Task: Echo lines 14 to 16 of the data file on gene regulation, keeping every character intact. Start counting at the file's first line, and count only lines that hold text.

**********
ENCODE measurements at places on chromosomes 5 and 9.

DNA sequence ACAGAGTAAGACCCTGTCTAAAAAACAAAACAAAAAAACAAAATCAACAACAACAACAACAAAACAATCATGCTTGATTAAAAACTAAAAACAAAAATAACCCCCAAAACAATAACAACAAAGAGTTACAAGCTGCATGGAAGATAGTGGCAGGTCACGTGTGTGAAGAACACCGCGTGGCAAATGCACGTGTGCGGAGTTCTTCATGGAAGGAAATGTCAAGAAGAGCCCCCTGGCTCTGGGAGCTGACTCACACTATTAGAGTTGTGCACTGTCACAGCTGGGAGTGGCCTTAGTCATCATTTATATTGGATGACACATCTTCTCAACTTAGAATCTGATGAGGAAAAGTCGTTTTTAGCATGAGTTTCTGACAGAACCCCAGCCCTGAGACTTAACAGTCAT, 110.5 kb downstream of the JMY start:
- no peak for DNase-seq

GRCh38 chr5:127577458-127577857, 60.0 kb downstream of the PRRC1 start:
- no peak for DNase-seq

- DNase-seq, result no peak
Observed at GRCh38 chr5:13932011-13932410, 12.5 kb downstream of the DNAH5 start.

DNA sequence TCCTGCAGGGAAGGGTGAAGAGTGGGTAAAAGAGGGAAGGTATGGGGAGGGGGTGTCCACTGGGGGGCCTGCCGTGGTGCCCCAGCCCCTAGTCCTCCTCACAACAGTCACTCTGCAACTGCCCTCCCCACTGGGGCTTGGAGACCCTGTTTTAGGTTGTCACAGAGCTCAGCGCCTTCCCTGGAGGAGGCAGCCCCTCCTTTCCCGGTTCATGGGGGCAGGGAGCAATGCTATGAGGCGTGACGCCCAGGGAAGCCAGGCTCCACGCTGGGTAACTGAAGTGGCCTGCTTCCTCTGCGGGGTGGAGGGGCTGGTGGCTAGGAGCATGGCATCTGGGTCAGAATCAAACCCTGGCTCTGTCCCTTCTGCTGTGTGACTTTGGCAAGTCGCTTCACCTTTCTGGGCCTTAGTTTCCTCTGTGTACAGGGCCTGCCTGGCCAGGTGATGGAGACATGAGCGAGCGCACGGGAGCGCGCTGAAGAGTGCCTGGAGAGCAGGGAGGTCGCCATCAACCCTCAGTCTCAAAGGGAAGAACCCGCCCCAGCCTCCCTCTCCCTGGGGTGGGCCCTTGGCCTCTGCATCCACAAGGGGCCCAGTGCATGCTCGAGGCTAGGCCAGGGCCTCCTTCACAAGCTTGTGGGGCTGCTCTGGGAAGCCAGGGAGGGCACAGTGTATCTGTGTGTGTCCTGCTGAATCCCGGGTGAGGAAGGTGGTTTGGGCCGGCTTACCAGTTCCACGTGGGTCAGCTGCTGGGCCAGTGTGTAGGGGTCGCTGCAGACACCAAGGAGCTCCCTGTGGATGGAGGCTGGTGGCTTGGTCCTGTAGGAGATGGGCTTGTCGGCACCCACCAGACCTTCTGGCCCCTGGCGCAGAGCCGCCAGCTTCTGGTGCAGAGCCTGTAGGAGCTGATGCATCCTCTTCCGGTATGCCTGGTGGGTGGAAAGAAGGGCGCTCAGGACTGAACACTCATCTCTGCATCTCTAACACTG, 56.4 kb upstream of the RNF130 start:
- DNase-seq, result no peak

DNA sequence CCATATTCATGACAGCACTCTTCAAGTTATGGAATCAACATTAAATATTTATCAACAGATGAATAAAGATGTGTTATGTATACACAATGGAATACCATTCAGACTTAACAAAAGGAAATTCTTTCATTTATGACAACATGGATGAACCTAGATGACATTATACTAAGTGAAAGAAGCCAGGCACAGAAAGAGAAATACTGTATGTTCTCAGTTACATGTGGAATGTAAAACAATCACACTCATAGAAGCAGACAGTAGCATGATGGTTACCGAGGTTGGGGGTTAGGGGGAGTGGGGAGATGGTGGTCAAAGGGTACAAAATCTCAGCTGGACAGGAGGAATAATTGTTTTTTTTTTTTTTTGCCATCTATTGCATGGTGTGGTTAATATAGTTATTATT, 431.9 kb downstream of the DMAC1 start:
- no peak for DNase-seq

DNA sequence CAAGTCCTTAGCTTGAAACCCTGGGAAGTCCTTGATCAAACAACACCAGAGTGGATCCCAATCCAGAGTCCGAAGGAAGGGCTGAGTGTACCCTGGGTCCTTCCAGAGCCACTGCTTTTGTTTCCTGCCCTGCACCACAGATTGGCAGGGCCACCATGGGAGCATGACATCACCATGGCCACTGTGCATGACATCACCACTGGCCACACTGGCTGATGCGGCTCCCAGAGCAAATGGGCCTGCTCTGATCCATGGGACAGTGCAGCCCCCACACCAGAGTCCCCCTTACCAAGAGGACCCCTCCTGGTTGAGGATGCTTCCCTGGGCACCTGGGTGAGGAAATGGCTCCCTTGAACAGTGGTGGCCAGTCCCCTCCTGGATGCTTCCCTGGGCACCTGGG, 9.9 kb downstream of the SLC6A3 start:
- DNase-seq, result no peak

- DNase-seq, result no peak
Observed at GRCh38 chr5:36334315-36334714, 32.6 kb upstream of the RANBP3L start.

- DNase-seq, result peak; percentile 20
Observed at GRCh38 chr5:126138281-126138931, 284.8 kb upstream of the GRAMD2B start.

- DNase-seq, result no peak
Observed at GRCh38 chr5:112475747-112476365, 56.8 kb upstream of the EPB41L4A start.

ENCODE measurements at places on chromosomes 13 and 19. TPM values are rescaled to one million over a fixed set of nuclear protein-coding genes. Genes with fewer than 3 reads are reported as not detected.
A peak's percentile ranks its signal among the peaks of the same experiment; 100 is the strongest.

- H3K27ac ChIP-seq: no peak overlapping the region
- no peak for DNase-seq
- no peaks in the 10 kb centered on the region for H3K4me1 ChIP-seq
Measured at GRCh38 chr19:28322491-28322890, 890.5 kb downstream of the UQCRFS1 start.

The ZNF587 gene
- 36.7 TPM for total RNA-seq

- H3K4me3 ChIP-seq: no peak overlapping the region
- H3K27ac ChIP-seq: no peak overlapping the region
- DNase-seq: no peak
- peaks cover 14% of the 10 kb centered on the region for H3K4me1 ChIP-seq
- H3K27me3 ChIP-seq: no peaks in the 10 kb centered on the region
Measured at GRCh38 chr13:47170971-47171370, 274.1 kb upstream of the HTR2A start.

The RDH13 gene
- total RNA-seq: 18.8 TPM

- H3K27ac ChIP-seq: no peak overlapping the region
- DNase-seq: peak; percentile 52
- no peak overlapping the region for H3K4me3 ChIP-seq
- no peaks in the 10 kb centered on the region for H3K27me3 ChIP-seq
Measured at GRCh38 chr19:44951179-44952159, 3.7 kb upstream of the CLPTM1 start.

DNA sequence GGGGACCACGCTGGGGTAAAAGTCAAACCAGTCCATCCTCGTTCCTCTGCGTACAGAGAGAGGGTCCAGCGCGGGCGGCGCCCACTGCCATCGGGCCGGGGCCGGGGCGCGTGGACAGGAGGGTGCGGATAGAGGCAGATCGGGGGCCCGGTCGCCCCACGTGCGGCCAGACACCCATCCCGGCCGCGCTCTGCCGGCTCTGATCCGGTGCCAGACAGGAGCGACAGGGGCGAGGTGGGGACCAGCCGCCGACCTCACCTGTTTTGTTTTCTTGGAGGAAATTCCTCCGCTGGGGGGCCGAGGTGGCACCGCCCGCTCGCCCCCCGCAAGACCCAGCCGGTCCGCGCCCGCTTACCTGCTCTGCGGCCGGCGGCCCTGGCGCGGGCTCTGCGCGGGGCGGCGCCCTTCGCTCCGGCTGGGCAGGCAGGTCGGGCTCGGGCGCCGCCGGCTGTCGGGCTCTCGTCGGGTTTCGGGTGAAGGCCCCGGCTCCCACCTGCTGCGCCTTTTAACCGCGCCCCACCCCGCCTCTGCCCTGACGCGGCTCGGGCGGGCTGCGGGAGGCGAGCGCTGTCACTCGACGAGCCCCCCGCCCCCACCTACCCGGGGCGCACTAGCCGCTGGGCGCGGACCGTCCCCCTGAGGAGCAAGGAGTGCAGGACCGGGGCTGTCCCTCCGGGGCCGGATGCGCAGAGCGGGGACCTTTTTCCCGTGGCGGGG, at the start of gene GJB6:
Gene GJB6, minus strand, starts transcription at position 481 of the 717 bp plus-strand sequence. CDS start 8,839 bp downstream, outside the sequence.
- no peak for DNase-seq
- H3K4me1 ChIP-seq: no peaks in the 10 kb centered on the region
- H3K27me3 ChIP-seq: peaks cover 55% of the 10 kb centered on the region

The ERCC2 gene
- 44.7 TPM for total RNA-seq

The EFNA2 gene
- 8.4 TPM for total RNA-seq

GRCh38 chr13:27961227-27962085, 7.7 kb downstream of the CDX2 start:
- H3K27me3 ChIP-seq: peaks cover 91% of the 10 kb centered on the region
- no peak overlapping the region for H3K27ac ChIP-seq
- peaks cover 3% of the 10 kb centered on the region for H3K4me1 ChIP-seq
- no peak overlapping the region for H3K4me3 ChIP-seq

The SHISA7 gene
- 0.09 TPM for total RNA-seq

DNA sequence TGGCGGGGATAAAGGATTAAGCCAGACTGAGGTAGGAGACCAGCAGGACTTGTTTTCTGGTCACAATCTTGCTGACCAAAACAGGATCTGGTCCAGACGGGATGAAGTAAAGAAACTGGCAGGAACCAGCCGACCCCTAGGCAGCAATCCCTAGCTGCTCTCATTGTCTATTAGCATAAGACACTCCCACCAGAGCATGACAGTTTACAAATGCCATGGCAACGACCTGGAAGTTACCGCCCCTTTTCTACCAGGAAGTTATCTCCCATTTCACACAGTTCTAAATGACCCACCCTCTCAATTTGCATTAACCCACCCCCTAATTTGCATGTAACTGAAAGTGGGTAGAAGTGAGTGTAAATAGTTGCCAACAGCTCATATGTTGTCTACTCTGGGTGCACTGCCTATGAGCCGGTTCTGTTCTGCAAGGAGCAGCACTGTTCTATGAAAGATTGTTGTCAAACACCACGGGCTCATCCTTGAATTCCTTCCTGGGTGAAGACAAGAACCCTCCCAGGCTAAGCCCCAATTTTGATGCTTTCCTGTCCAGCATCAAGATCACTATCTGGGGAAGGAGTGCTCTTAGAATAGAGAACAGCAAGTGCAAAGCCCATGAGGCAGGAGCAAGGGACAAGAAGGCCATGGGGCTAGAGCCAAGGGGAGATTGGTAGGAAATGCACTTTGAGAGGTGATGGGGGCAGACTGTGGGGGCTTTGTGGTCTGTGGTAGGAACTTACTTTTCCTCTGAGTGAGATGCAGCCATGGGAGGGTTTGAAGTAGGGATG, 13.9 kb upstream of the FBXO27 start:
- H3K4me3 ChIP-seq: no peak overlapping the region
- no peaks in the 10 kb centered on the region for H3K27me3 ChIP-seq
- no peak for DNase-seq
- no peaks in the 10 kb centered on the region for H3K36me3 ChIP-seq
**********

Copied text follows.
- DNase-seq, result no peak
Observed at GRCh38 chr5:36334315-36334714, 32.6 kb upstream of the RANBP3L start.

- DNase-seq, result peak; percentile 20